As global environmental crises mount, numerous policies have been proposed with an eye toward a more sustainable future. However, such recommendations have often gone unheeded, falling by the wayside for lack of public support.
Writing in BioScience, Chia-chen Chang, of the National University of Singapore, and colleagues argue that a greater understanding of people’s support—or lack thereof—for proenvironmental policies is fundamental to achieving environmental sustainability. In particular, the authors highlight a perhaps unexpected contributor to pro-conservation sentiment: our genes. Using data from TwinsUK (N = 2312), the largest adult twin registry in the United Kingdom, the authors compared survey results from monozygotic (or “identical”) twins with those of dizygotic twins, who share fewer genes.
“We found that MZ twins were consistently more similar to each other in concern for nature, environmental movement activism, and personal conservation behavior than were DZ twins, suggesting genetic influences on these phenotypes,” state the authors. The results also demonstrated “moderate heritability (30%–40%) for concern for nature, environmental movement activism, and personal conservation behavior and high genetic correlations between them (.6–.7), suggesting a partially shared genetic basis.” According to Chang and colleagues, this finding is well aligned with evolutionary studies describing the heritability of altruistic and cooperative behavior and those traits’ benefits for future generations.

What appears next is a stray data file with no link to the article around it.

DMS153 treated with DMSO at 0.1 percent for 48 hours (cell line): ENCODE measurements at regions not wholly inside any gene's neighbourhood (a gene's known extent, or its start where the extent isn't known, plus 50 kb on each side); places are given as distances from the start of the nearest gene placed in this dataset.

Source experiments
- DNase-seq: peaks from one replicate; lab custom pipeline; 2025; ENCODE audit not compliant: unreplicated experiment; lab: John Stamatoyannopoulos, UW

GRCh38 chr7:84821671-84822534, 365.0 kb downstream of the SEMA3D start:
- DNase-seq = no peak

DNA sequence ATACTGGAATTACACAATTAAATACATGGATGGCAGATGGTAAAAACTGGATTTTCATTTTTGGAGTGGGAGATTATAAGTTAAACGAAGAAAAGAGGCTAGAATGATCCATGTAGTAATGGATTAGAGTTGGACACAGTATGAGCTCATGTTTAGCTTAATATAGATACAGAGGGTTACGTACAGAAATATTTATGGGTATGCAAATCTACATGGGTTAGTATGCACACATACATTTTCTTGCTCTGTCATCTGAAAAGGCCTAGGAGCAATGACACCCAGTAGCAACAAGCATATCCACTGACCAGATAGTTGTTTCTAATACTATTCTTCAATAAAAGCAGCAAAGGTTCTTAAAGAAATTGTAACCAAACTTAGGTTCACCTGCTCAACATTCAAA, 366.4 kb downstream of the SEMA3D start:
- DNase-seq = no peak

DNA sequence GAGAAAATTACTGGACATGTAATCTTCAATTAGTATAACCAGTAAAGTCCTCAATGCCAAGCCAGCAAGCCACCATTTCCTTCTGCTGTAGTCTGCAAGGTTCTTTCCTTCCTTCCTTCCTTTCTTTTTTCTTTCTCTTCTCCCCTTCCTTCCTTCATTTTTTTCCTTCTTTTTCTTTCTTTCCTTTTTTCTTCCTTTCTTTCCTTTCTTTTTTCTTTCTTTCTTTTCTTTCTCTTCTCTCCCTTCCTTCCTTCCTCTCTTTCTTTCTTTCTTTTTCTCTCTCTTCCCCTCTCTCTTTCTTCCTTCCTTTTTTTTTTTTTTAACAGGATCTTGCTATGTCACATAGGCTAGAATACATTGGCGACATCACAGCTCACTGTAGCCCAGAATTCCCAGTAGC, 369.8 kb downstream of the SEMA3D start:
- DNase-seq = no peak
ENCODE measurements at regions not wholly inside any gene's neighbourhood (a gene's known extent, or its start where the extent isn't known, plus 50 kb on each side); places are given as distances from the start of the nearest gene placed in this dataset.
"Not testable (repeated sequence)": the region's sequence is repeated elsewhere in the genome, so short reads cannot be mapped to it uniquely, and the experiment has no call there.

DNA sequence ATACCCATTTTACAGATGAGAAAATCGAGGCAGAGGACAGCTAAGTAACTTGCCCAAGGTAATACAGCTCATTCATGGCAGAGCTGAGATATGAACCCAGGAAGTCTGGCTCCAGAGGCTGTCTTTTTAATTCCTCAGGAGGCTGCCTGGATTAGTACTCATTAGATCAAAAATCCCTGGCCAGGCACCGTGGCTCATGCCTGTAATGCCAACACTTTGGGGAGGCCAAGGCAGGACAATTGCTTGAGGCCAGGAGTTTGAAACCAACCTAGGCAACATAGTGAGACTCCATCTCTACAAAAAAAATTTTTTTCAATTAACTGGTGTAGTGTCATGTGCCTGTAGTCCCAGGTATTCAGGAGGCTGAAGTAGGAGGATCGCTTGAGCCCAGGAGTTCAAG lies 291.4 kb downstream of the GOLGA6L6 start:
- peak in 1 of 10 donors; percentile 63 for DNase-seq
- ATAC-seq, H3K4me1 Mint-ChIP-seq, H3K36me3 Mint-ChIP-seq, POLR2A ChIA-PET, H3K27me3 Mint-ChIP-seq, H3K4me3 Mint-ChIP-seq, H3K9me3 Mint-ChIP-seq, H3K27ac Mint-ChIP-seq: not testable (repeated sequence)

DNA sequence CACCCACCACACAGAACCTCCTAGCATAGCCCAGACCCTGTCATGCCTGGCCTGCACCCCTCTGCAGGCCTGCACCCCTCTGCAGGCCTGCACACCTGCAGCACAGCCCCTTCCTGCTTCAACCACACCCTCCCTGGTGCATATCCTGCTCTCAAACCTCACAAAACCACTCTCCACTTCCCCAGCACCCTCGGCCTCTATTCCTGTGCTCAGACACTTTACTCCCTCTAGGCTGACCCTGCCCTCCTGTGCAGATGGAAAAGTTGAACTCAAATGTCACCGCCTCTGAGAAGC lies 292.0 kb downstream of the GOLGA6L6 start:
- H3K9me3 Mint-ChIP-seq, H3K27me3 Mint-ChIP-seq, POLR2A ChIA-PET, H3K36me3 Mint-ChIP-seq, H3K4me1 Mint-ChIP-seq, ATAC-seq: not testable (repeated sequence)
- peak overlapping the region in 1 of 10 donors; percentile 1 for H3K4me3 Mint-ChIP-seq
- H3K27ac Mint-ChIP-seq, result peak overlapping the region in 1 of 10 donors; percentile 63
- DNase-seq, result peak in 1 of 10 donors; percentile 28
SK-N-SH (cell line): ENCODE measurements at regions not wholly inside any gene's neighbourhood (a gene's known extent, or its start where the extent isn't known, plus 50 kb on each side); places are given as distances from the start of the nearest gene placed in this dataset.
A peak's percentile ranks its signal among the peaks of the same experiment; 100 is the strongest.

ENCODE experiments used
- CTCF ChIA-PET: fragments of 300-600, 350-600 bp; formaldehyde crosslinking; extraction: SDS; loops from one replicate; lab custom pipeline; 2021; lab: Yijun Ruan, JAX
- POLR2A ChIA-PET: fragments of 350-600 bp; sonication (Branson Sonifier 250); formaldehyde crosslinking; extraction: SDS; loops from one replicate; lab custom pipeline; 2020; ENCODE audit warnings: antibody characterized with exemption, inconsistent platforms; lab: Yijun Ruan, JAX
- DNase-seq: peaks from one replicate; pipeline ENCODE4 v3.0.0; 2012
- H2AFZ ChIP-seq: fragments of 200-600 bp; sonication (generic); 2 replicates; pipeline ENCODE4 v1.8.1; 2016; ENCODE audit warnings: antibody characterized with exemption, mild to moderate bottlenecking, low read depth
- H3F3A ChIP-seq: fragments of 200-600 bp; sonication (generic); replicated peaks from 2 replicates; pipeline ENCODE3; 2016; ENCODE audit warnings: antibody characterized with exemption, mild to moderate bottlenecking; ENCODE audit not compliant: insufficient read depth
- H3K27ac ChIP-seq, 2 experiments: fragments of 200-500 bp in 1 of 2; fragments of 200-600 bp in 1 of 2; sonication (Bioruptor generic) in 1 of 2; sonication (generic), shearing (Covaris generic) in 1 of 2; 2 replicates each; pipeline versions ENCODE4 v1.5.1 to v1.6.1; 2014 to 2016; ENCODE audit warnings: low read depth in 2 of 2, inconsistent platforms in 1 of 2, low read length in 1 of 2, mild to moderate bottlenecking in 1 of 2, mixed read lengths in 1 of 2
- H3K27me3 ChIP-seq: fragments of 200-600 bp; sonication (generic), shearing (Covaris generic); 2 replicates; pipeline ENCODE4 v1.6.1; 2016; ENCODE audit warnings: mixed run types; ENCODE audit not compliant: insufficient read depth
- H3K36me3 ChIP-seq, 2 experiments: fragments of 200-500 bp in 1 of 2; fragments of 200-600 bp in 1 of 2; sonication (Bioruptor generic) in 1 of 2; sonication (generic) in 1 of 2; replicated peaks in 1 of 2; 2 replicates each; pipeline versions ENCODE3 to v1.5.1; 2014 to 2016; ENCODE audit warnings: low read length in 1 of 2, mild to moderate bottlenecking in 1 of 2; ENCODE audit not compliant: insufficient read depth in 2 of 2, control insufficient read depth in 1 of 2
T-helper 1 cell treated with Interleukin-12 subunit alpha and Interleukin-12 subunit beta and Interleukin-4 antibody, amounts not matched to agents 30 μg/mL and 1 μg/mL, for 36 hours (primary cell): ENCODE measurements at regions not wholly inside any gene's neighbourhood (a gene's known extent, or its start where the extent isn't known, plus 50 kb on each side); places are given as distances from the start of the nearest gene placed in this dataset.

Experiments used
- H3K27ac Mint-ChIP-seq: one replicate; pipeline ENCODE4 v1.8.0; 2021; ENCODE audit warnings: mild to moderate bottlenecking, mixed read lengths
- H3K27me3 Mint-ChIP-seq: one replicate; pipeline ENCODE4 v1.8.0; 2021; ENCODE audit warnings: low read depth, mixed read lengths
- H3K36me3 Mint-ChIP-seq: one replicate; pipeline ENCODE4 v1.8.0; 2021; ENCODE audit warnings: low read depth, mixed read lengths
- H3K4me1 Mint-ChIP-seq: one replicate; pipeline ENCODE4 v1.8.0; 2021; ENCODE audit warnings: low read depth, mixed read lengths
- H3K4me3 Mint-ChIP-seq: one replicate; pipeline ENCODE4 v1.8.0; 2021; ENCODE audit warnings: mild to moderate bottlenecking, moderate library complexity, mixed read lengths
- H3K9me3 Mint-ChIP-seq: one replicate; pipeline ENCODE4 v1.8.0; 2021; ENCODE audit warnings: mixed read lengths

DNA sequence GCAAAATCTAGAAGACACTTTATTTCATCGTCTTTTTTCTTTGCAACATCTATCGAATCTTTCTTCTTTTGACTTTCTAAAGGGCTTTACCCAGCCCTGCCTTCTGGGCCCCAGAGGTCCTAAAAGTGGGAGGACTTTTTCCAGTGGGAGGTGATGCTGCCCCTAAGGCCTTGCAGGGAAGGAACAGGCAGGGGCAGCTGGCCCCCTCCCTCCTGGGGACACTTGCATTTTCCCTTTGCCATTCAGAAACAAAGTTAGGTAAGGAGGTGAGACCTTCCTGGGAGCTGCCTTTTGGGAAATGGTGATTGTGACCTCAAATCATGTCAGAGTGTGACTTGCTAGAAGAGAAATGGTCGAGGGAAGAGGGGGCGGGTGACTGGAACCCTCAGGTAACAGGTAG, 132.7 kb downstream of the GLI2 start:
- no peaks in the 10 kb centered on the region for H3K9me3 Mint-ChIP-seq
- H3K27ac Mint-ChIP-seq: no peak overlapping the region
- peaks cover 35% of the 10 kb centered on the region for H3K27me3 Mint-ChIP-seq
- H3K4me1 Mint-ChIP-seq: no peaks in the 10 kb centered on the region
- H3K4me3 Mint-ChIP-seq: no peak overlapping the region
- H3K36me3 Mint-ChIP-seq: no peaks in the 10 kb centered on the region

Despite these striking findings, the authors caution that high heritability does not suggest the insignificance of environments. In many cases, they say, “Environmental interventions, such as policies, may influence heritability,” pointing to a need for further study to untangle these complexities.